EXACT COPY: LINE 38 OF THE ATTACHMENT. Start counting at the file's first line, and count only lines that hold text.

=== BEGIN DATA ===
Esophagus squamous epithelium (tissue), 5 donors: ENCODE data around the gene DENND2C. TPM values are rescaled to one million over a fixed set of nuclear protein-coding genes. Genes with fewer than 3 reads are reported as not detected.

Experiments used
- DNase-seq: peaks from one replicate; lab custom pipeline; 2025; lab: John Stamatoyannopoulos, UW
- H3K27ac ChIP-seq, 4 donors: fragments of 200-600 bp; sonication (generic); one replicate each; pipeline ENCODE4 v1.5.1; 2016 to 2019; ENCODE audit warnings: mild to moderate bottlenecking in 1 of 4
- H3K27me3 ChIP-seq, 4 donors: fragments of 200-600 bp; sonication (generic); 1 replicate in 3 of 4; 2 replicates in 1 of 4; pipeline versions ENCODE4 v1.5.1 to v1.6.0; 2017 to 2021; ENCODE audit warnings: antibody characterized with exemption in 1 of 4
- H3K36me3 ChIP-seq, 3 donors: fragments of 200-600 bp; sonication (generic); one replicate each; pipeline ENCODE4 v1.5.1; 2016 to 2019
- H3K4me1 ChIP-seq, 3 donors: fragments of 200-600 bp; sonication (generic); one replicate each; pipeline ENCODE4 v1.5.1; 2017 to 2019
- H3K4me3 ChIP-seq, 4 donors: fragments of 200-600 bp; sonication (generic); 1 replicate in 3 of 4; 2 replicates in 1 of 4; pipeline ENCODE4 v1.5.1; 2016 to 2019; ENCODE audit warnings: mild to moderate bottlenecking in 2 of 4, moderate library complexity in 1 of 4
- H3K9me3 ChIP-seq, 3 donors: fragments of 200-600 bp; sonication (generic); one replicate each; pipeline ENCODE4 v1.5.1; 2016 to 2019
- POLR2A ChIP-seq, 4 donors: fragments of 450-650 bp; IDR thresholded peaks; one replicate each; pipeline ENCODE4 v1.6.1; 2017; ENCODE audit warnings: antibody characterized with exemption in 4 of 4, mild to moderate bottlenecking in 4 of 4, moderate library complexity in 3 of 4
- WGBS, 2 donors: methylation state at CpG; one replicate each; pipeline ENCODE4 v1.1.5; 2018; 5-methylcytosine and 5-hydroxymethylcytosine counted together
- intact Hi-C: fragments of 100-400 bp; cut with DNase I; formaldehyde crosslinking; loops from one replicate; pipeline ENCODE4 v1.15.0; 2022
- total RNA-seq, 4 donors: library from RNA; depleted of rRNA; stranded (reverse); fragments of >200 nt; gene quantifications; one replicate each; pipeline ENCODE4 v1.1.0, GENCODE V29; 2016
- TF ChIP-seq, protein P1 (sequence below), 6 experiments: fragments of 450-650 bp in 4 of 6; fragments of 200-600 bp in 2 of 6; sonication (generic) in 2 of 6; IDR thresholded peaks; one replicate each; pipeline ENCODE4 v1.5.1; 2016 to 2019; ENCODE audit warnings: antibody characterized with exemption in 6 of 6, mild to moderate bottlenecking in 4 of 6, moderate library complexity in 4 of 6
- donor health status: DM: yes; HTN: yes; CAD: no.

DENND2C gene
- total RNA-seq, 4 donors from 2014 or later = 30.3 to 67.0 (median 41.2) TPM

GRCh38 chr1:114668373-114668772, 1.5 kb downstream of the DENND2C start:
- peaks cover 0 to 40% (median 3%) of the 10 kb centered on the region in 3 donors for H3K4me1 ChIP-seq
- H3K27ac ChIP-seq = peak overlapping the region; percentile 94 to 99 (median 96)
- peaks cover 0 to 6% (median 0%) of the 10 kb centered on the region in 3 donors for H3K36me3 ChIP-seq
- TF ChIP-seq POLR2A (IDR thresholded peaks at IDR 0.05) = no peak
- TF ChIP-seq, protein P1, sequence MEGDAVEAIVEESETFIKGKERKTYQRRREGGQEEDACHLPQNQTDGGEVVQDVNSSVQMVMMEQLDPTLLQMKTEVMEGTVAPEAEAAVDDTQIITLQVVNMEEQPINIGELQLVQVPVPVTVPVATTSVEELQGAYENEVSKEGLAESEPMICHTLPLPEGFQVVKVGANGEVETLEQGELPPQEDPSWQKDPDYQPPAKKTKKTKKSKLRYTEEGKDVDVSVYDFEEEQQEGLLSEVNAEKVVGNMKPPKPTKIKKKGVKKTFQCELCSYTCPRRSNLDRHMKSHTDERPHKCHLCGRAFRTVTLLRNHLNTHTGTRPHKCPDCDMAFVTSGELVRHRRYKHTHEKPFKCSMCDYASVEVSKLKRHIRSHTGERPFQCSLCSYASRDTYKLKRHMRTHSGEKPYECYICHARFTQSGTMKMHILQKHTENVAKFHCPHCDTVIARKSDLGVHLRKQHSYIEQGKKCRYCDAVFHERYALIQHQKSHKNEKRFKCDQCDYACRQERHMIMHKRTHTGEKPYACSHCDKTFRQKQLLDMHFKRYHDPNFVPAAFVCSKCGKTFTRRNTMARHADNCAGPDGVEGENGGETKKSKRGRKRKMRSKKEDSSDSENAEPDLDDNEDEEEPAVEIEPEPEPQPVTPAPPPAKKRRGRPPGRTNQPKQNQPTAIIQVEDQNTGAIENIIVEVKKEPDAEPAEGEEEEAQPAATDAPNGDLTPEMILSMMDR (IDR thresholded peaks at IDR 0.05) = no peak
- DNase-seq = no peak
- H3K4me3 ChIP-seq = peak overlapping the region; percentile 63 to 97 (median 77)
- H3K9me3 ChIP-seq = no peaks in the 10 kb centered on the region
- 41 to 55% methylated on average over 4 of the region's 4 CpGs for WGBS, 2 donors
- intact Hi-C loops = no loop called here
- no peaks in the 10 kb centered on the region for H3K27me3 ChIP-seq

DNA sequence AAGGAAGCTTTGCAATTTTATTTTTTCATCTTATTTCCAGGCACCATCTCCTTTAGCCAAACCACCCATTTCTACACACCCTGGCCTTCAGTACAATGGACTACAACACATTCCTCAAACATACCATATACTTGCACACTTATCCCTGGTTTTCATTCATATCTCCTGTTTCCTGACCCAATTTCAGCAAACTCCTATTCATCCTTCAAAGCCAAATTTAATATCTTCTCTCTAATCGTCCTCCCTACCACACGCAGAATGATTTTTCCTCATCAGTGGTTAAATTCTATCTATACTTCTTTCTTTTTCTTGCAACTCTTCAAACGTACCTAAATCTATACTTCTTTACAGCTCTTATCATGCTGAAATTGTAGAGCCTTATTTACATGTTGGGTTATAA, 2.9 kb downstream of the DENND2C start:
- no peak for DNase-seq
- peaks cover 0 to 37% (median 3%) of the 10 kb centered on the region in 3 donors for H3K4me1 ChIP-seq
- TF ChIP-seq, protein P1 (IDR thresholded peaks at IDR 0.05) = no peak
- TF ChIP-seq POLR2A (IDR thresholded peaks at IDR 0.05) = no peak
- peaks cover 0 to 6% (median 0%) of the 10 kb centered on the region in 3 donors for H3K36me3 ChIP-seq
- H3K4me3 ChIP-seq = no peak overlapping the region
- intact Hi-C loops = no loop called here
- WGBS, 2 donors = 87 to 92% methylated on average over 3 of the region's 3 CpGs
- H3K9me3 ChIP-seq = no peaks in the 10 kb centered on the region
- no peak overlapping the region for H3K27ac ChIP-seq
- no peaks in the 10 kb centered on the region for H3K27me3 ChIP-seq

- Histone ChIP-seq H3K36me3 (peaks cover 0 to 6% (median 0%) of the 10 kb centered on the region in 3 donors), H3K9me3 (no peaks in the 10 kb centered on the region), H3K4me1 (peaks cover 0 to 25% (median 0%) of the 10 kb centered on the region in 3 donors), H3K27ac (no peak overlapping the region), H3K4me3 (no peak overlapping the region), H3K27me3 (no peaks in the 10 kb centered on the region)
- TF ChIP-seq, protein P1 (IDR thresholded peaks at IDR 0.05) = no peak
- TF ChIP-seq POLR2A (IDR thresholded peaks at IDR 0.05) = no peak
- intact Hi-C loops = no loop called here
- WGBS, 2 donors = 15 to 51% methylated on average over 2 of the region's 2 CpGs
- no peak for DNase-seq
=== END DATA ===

- WGBS, 2 donors = 87 to 92% methylated on average over 3 of the region's 3 CpGs